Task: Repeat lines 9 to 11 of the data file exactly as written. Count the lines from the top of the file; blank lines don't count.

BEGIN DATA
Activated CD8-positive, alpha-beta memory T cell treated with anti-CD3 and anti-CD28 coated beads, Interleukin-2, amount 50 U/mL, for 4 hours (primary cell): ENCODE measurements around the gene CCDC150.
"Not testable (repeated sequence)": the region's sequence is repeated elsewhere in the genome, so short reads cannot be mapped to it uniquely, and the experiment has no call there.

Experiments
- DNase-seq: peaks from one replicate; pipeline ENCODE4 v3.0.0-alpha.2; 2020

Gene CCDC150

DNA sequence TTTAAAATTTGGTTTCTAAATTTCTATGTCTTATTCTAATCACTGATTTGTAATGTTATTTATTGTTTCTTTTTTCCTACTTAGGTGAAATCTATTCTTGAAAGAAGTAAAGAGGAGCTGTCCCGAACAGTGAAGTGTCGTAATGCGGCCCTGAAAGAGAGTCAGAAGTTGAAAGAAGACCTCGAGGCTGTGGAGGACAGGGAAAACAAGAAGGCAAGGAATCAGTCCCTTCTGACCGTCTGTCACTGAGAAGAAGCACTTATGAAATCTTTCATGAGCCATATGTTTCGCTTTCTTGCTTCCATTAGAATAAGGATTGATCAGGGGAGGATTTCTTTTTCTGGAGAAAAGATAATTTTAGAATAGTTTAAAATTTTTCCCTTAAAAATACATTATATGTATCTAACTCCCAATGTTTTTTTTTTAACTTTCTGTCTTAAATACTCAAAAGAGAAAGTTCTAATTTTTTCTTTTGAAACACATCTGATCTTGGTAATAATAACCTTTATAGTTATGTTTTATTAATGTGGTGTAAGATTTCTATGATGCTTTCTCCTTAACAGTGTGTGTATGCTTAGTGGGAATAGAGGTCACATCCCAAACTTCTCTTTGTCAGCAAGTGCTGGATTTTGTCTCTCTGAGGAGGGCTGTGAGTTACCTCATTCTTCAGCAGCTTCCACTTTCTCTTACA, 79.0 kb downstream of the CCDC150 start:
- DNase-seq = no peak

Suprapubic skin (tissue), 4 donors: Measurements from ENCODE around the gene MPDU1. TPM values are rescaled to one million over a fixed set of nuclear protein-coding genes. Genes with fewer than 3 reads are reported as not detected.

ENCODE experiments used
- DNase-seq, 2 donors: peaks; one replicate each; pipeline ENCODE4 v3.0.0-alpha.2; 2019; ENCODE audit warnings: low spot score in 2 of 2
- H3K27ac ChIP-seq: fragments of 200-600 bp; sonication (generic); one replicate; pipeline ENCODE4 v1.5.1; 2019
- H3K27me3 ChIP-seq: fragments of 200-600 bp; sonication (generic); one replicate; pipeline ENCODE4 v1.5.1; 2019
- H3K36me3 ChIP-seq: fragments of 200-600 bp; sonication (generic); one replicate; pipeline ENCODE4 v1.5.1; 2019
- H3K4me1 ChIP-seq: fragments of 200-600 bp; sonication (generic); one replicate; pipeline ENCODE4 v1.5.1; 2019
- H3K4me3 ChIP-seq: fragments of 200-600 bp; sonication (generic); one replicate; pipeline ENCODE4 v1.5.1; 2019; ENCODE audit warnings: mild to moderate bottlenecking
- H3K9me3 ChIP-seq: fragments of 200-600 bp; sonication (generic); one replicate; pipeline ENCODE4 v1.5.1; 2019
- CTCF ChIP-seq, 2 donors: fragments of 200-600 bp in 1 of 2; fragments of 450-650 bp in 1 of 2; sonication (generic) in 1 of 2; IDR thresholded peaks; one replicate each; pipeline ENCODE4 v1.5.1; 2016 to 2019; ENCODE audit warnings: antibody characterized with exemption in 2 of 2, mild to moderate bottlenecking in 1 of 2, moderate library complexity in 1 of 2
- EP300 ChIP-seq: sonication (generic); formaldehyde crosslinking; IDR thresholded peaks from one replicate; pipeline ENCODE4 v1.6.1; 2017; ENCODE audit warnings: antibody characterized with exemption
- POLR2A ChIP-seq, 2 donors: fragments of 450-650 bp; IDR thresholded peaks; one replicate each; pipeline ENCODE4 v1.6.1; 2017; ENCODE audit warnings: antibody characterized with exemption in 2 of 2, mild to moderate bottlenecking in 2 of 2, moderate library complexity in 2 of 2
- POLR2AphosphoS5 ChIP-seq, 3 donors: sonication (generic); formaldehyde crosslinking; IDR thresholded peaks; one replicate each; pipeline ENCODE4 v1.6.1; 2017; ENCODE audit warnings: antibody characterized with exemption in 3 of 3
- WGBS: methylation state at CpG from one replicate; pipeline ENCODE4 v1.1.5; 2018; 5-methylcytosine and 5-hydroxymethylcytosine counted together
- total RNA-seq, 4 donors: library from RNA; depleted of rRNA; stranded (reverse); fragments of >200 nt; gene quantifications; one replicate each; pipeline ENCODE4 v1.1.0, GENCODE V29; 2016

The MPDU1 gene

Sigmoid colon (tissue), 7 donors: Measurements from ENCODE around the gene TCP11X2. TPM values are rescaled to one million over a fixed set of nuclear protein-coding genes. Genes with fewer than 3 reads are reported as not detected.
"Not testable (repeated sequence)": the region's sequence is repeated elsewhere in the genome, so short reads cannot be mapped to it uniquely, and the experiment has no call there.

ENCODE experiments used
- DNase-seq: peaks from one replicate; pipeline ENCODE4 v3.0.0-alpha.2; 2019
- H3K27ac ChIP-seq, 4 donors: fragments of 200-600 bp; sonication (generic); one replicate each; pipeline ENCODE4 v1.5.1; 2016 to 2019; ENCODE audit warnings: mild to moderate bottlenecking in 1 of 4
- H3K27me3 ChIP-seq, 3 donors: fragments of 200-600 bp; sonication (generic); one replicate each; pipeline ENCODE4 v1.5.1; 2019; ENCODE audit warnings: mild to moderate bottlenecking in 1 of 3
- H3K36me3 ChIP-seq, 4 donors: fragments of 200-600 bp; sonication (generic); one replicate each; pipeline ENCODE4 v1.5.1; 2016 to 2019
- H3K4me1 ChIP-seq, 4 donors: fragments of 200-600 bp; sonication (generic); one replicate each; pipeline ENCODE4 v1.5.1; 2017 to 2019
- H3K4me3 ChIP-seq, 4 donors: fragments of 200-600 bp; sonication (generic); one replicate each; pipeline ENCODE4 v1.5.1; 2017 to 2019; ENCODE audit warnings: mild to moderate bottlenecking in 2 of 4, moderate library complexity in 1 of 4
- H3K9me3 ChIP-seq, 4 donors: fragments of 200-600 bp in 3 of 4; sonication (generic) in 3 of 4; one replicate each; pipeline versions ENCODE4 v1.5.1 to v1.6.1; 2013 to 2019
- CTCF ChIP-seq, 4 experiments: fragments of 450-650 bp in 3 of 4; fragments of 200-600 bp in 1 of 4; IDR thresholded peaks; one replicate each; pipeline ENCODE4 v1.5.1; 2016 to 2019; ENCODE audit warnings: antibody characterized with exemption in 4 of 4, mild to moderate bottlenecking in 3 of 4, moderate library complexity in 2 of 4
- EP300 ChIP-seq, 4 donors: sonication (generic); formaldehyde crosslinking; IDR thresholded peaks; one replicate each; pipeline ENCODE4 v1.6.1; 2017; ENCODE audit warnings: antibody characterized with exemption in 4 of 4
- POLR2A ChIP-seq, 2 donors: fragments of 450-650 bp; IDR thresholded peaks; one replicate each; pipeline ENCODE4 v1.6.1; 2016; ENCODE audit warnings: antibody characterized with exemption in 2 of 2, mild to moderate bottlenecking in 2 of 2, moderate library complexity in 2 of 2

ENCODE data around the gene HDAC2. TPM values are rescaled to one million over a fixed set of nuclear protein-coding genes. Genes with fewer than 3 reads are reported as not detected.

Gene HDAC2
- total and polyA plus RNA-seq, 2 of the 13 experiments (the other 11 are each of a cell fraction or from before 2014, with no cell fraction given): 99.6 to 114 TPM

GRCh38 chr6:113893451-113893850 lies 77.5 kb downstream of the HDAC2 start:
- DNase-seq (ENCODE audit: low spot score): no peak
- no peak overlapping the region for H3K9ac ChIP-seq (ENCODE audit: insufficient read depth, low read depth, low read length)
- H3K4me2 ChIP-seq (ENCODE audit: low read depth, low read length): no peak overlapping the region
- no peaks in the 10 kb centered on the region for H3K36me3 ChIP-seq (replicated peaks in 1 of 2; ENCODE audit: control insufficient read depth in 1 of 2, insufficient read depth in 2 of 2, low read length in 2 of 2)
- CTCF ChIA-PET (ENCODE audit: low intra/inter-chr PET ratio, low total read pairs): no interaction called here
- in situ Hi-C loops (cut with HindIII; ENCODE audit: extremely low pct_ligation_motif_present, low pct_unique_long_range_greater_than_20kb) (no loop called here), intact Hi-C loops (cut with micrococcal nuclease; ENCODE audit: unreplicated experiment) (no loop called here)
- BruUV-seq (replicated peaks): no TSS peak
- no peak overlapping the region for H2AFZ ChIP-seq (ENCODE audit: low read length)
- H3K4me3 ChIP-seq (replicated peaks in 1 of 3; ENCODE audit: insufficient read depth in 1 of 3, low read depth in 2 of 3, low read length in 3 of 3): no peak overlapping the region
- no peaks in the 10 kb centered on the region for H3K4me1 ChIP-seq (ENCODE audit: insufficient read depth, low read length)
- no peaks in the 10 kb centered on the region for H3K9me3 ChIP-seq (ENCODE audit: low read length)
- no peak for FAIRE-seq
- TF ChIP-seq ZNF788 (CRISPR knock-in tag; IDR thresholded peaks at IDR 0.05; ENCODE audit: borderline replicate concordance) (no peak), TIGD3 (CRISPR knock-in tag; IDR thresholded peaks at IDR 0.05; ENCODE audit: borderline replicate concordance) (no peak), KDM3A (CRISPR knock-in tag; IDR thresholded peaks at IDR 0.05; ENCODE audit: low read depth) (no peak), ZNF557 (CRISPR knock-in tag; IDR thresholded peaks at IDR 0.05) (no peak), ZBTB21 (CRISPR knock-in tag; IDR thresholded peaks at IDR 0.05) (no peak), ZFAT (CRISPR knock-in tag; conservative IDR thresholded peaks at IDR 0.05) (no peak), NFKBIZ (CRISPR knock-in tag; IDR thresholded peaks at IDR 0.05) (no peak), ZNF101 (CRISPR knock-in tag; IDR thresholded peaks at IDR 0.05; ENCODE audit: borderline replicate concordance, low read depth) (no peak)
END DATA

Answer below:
ENCODE experiments used
- DNase-seq, 2 donors: peaks; one replicate each; pipeline ENCODE4 v3.0.0-alpha.2; 2019; ENCODE audit warnings: low spot score in 2 of 2
- H3K27ac ChIP-seq: fragments of 200-600 bp; sonication (generic); one replicate; pipeline ENCODE4 v1.5.1; 2019